I began to think increasingly about taking my own life. It is all I thought about. I could not get out of bed in the morning, and one night I got drunk and sat in the bathtub with a razor-blade. I called the suicide hotline (800-273-8255) and got talked down.I told my then girlfriend, and one way or another ended in a doctors office where I told the doctor what happened, and got strapped to a gurney and shipped by ambulance to a psych ward, where I stayed for two days. To be honest, I don’t want to go into great detail. I didn’t like being there against my will, and all I found in there was that it could be way fucking worse. Schizophrenia is terrifying, Mania is terrifying. Also that food was really fucking bland. What I learned is that I was happy there were people who loved me on the outside, and I was happy I could at least function on a day to day basis, and there wasn’t a voice in my head I could actually hear telling me to kill myself every day. That didn’t mean I was happy. I remember listening to “This Year” by The Mountain Goats in the car with my mom after. It’s still one of the most important songs to me.
I left that place with a too large dose of prozac and for the next few years, I felt numb. I don’t want to blame this entirely on the medication. I was still deeply depressed. I was no longer suicidal, but I fundamentally lacked direction and purpose. I worked in a factory for my first job back. It wasn’t ideal. I was always tired. I’m sure I played music, but I don’t remember it, and I don’t really remember writing at all. In college, music was so important to me. You’d always find me on the sidewalk somewhere on Grand Valley State University with my case open, playing my acoustic guitar in the sun, mostly playing songs I wrote. I played at a farmers market one year, I went to open mics frequently, and played for meal tickets at the cafe. I wrote songs for my students when I was cooperative-teaching. Suddenly, it just wasn’t really there anymore. Not for a long time. I don’t remember what brought me back either, at some point when I was living with my good friend David I just had enough songs and decided to record, and “Bleeding Gums and White Lights’ ‘ came out in late August 2019. At some point I dropped my Prozac cold turkey. It was a bad idea ultimately because the side effects kept me out of making music for a good couple of weeks but since then I’ve basically recorded basically nonstop since. I want to make sure I’m not demonizing medication either. I was on zoloft for quite a while and it never affected my creativity (although I am off it now). I think it’s more important you find the right balance, and that’s different for everyone.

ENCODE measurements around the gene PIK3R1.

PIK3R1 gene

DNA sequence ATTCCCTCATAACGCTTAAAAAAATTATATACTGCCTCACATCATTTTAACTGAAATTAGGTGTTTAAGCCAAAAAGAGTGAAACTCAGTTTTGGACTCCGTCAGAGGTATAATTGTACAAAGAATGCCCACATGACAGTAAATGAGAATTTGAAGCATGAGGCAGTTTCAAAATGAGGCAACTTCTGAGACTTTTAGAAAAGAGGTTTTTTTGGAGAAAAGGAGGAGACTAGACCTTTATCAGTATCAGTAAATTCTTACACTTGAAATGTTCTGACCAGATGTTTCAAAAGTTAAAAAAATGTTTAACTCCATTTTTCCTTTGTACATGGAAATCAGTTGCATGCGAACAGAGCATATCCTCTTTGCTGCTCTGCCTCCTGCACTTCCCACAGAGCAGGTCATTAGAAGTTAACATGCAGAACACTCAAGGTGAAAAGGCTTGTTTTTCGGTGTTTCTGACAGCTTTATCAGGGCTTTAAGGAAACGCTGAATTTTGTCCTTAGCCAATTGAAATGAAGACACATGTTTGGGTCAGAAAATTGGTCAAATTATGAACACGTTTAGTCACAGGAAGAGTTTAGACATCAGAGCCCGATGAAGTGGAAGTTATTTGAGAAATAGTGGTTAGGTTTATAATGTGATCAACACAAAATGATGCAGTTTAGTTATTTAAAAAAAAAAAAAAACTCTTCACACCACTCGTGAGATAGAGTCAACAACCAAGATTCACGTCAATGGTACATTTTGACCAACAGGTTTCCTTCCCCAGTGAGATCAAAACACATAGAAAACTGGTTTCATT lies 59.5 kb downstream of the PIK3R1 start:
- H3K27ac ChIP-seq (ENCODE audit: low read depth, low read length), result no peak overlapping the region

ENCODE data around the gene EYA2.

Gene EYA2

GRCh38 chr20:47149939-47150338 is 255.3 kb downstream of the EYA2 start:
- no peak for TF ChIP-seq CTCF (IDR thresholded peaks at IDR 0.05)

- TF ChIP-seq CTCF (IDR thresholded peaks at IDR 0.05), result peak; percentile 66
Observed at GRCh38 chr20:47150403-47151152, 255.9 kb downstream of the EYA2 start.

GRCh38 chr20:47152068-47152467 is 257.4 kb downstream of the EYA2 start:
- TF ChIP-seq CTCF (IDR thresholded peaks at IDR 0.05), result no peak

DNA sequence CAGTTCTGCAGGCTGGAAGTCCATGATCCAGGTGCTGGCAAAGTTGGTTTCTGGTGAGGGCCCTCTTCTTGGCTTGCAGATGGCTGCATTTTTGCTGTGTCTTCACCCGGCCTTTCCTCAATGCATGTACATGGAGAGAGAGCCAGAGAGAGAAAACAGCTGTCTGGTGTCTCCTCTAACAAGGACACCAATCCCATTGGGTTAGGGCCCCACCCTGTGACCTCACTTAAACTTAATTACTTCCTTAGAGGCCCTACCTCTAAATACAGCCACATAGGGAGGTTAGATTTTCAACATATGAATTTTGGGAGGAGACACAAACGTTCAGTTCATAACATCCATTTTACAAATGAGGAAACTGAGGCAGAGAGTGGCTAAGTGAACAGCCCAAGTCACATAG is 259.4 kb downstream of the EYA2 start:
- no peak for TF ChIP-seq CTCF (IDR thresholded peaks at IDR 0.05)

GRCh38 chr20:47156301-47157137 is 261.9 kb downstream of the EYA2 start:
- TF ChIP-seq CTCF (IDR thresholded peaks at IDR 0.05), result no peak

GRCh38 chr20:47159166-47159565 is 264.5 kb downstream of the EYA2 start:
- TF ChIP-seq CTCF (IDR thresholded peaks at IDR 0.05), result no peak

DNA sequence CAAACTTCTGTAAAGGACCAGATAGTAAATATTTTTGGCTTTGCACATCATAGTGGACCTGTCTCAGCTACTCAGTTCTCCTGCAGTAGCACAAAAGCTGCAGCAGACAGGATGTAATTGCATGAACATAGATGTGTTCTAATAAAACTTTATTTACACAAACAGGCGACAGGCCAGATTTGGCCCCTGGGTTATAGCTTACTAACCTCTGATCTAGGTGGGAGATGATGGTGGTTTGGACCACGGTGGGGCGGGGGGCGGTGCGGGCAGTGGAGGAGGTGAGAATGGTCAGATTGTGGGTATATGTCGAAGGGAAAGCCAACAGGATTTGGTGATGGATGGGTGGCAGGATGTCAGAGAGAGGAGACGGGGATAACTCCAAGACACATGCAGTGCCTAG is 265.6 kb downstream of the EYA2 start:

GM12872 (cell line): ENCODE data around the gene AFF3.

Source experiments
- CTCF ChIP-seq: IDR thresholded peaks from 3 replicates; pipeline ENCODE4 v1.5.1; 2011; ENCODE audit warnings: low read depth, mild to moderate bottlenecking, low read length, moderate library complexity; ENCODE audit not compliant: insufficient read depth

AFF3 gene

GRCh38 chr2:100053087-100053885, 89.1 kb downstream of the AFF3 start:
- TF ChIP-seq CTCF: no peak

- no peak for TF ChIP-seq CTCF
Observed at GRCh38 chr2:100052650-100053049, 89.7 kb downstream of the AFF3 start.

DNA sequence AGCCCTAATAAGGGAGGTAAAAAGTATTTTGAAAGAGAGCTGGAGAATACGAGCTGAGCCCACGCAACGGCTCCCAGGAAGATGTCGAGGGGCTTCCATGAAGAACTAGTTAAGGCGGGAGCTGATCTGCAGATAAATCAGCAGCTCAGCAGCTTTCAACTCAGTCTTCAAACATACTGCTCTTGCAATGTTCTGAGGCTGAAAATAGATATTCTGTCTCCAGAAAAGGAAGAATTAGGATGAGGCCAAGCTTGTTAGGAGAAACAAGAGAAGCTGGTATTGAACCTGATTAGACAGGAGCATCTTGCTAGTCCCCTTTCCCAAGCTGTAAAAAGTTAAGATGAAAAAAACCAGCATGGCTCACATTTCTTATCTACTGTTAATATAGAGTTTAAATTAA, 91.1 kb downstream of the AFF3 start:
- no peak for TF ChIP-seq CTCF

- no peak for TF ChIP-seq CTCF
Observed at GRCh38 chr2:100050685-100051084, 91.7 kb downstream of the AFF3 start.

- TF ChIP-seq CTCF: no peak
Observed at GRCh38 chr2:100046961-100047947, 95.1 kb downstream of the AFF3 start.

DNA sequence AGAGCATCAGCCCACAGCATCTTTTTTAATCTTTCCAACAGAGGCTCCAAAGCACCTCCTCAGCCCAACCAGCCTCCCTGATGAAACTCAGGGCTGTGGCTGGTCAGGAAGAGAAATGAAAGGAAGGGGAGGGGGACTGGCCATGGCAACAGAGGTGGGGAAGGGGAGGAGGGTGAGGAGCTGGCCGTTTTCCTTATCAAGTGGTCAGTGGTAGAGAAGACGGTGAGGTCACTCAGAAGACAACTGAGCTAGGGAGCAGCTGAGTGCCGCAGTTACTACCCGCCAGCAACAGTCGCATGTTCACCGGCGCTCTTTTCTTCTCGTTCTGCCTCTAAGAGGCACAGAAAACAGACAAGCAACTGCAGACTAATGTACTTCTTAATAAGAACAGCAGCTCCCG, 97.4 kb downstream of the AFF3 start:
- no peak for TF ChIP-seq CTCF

Ultimately I think music has had a pretty massive positive impact on my mental health. A lot of people don’t seem to understand how important habitual creativity is. Like any skill, creativity improves with practice. I think music, and doing it as a habit, has become one of my ultimate coping mechanisms for my mental health issues. It provides me with a sense of purpose on a day to day and practical basis, and gives me an outlet to express my emotional pain. Quite frankly I’m not sure what I wanted to accomplish here. I think it gave me an excuse to be open about something that I’ve held very close to my chest for a long time. Hopefully some of my perspective can make music or mental illness make more sense, I don’t think I have a point I want to prove other than, music probably saved me.
Leave a Reply